July 2015
Vision and Planning

Why Strategic Planning?

This article is also available in Spanish here. Este artículo está disponible en español aquí

I receive some pretty interesting responses when I tell people that I facilitate strategic planning for congregations. By far the most frequent response is a blank stare followed by a polite, “Oh, that must be interesting.” Sometimes an enthusiastic affirmation about the value of strategic planning is offered. Less frequently, fortunately, are those who stare as if they suddenly imagine horns growing out of my head as they question applying corporate gobbledygook to a community of faith.

A simple definition of strategic planning is setting priorities to enable a desired outcome to be achieved. It’s about setting a goal and making decisions and taking actions to achieve it. The goal is our vision, and the actions are our strategies.

Vision provides direction. This is valuable for congregations because members are each traveling their own diverse faith journeys. Out of our individuality, God calls us into community to seek God and to bring others to God’s Kingdom. The church community to which we are called is special because God has uniquely assembled its members and many other gifts to use to seek and evangelize.

In congregations, members can run off in scattered directions, or remain complacent in our pews just having our own needs satisfied. Vision calls us to follow a particular path, together. Without vision, “the people are unrestrained.” (I love that translation of Proverbs 29:18 in the New American Standard Bible). Unrestrained might sound fun, but the point is to be obedient in following God’s direction so that God’s will is accomplished.

Discerning God’s call as a community means engaging as many members as possible in intentional, prayerful reflection on the gifts God has uniquely provided your congregation and the needs that exist in the world around you.

Such an intentional journey can be led and organized internally. Sometimes church leaders prefer an outside facilitator skilled in listening and guiding. The Episcopal Church Foundation has begun a new initiative, Strategic Solutions, to walk alongside congregations as they discern both vision and strategies for realizing this vision. ECF customizes the process to fit the unique culture and conditions of each congregation, diocese, school, camp, or organization.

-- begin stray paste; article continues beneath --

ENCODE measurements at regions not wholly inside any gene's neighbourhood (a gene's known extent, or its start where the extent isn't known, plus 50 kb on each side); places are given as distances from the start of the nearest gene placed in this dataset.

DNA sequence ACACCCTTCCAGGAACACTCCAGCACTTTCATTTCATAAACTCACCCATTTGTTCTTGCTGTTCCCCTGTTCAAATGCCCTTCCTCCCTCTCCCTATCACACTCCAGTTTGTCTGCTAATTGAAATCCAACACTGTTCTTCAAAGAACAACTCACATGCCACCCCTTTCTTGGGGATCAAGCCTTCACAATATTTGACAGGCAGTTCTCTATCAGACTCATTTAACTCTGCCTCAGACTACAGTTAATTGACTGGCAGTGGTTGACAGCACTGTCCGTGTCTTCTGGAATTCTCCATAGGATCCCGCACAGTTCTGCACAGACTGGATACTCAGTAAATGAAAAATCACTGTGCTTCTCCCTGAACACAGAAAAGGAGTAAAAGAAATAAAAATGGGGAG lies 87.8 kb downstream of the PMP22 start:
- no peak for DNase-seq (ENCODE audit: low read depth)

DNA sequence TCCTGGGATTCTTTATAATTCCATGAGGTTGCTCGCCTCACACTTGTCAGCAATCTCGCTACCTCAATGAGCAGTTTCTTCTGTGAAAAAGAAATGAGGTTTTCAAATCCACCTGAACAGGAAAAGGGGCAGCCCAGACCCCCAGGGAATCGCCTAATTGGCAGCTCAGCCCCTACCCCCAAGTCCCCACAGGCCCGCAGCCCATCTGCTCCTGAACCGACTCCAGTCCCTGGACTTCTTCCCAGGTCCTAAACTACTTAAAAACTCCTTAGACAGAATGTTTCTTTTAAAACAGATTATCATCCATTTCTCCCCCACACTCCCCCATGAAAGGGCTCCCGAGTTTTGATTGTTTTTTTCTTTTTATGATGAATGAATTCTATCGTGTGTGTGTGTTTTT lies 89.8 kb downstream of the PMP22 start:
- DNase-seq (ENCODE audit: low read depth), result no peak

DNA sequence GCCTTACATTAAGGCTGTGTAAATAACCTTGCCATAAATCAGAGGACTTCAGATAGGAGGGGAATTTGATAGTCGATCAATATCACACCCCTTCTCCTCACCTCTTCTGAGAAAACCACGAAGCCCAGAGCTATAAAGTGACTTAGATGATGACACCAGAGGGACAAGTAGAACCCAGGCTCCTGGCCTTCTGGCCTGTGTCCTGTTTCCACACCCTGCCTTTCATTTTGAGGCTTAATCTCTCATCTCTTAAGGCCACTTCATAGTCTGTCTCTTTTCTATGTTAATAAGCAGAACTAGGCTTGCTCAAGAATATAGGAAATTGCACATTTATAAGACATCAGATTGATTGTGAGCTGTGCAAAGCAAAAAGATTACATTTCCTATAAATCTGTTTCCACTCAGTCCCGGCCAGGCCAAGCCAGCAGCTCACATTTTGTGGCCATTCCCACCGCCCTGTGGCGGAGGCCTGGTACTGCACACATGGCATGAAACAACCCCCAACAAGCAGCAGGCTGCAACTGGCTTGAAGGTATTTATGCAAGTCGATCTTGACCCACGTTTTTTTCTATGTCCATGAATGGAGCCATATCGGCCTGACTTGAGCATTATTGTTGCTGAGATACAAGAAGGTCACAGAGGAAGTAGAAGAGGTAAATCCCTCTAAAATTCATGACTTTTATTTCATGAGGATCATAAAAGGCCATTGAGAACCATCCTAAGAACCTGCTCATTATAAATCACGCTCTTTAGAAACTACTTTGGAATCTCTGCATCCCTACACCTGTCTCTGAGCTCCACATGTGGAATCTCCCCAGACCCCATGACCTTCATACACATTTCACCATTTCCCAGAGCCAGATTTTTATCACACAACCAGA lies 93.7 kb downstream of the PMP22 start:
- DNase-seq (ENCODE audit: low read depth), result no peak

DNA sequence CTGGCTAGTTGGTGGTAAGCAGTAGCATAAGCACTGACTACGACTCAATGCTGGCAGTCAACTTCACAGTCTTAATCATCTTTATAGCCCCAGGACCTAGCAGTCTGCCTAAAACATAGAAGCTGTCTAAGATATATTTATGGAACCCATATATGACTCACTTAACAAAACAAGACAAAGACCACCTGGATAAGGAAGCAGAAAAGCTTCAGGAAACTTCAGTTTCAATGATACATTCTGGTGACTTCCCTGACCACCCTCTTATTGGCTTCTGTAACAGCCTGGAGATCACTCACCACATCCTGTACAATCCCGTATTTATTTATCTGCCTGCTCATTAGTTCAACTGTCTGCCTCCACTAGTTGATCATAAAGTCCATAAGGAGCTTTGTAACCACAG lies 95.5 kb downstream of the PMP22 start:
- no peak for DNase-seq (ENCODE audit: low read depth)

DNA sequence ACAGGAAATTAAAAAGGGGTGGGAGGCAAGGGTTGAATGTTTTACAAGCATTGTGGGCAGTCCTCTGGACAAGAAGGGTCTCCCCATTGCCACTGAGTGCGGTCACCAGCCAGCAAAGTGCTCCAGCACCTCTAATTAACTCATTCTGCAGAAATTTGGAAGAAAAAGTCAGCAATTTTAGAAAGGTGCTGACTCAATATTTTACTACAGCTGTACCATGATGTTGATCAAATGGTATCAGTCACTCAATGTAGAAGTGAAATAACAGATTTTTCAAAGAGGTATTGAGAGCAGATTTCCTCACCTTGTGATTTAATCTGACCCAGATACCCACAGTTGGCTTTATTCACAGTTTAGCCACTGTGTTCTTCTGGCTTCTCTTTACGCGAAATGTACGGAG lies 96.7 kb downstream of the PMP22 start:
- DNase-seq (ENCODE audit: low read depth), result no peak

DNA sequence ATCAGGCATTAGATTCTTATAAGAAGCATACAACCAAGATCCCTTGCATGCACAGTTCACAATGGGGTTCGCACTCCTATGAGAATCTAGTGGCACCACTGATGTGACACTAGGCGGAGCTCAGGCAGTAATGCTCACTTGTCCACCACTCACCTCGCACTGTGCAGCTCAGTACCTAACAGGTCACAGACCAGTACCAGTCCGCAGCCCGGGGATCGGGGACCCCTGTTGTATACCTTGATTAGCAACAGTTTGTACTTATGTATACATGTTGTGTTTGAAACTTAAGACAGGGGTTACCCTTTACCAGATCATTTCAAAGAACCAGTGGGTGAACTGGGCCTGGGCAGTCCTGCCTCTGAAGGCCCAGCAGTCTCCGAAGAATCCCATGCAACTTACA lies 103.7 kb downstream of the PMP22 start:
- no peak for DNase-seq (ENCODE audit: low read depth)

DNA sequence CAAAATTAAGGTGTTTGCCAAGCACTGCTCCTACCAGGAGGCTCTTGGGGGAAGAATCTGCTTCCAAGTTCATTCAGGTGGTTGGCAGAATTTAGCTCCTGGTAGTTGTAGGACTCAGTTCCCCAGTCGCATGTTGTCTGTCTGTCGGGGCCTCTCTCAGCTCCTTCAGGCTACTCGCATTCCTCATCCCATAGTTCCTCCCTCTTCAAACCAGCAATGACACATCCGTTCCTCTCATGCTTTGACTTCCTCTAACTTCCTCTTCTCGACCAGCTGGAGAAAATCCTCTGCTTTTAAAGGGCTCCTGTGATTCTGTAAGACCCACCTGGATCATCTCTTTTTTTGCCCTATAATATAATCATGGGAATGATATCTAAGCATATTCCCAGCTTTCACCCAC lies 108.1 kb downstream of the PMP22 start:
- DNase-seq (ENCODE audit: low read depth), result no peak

Whether you use an outside facilitator or coordinate your congregation’s journey internally, the important thing is to be intentional about understanding your congregation’s ministry potential. Lay and clergy leadership should be committed to participate in the process. Later, they must also commit to use the vision as a tool for strategic decision-making.

Congregational strategic planning heightens a sense of shared identity and purpose. May your vision be focused and your strategies be blessed!

Try This: Identifying the ministry strengths of your congregation is an important part of the strategic thinking process and one that should involve broad participation. Schedule some small group discussions and invite members of the congregation to share a church related experience that is special to them. Questions that invite stories include:

  • Tell me about a time when you experienced a sense of community at St. John’s.
  • Tell me about a time when St. Anne’s was at its best in representing Christ. What made that possible?
  • An apostle means someone who is sent forth. What about your experience at Trinity Church has prepared you to be an apostle in the world today?

Questions can be asked and answered in a variety of settings, including a facilitated discussion where people are invited to share their answers at their own tables, and then report their stories to the entire gathering. Or you can post questions on flip chart paper and invite people to write their answers over a period of a few weeks. It is important to record answers so the vestry can then review them and identify trends in the answers that reveal your congregation’s ministry strengths.

Linda Buskirk is a capital campaign and strategic solutions consultant for the Episcopal Church Foundation. She brings to ECF diverse experience as a consultant to social-profit agencies, specializing in board governance and strategic development. Linda has a masters degree in public affairs from Indiana University. She lives in Fort Wayne, Indiana, where she and husband Ron are members of Trinity Episcopal Church. She is a graduate of the Congregational Development Institute of the Diocese of Northern Indiana. Linda serves her parish and diocese in many capacities, including roles in stewardship and communications ministries.


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This article is part of the July 2015 Vestry Papers issue on Vision and Planning